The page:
Clinical features of generalized lipodystrophy in Turkey: A cohort analysis


Yildirim Simsir I., TÜYSÜZ B., Ozbek M. N., Tanrikulu S., ÇELİK GÜLER M., Karhan A. N., ...More

Diabetes, Obesity and Metabolism, vol.25, no.7, pp.1950-1963, 2023 (SCI-Expanded) identifier identifier identifier

  • Publication Type: Article / Article
  • Volume: 25 Issue: 7
  • Publication Date: 2023
  • Doi Number: 10.1111/dom.15061
  • Journal Name: Diabetes, Obesity and Metabolism
  • Journal Indexes: Science Citation Index Expanded (SCI-EXPANDED), Scopus, Academic Search Premier, CAB Abstracts, EMBASE, Food Science & Technology Abstracts, MEDLINE, Veterinary Science Database
  • Page Numbers: pp.1950-1963
  • Keywords: generalized lipodystrophy, metabolic disease, mortality, organ complications
  • Bursa Uludag University Affiliated: Yes

Abstract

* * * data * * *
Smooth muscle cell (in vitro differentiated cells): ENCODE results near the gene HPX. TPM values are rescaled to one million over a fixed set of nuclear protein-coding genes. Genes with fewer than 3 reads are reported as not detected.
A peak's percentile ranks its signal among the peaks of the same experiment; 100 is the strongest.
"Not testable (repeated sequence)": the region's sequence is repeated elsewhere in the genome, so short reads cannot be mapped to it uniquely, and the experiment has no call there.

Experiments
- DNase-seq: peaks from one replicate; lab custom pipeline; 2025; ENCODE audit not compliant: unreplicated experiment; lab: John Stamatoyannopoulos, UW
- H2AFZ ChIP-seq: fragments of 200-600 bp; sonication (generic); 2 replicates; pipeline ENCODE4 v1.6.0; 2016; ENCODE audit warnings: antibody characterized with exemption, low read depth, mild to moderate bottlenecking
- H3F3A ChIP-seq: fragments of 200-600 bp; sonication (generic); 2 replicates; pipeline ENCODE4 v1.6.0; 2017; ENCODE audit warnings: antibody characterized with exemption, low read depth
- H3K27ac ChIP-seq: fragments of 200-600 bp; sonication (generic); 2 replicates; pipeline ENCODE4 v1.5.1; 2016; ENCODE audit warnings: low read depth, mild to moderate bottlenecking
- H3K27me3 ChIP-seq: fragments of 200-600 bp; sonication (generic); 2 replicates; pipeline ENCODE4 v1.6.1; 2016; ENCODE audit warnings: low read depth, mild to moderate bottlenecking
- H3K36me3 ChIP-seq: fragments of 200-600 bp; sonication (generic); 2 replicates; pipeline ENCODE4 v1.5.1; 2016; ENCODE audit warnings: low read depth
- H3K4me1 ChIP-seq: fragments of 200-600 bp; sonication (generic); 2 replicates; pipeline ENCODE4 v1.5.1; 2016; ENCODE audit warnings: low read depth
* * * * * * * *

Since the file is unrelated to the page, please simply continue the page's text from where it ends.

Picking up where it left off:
Aim: To describe the Turkish generalized lipodystrophy (GL) cohort with the frequency of each complication and the death rate during the period of the follow-up. Methods: This study reports on 72 patients with GL (47 families) registered at different centres in Turkey that cover all regions of the country. The mean ± SD follow-up was 86 ± 78 months. Results: The Kaplan–Meier estimate of the median time to diagnosis of diabetes and/or prediabetes was 16 years. Hyperglycaemia was not controlled in 37 of 45 patients (82.2%) with diabetes. Hypertriglyceridaemia developed in 65 patients (90.3%). The Kaplan–Meier estimate of the median time to diagnosis of hypertriglyceridaemia was 14 years. Hypertriglyceridaemia was severe (≥ 500 mg/dl) in 38 patients (52.8%). Seven (9.7%) patients suffered from pancreatitis. The Kaplan–Meier estimate of the median time to diagnosis of hepatic steatosis was 15 years. Liver disease progressed to cirrhosis in nine patients (12.5%). Liver disease was more severe in congenital lipodystrophy type 2 (CGL2). Proteinuric chronic kidney disease (CKD) developed in 32 patients (44.4%) and cardiac disease in 23 patients (31.9%). Kaplan–Meier estimates of the median time to diagnosis of CKD and cardiac disease were 25 and 45 years, respectively. Females appeared to have a more severe metabolic disease, with an earlier onset of metabolic abnormalities. Ten patients died during the follow-up period. Causes of death were end-stage renal disease, sepsis (because of recurrent intestinal perforations, coronavirus disease, diabetic foot infection and following coronary artery bypass graft surgery), myocardial infarction, heart failure because of dilated cardiomyopathy, stroke, liver complications and angiosarcoma. Conclusions: Standard treatment approaches have only a limited impact and do not prevent the development of severe metabolic abnormalities and early onset of organ complications in GL.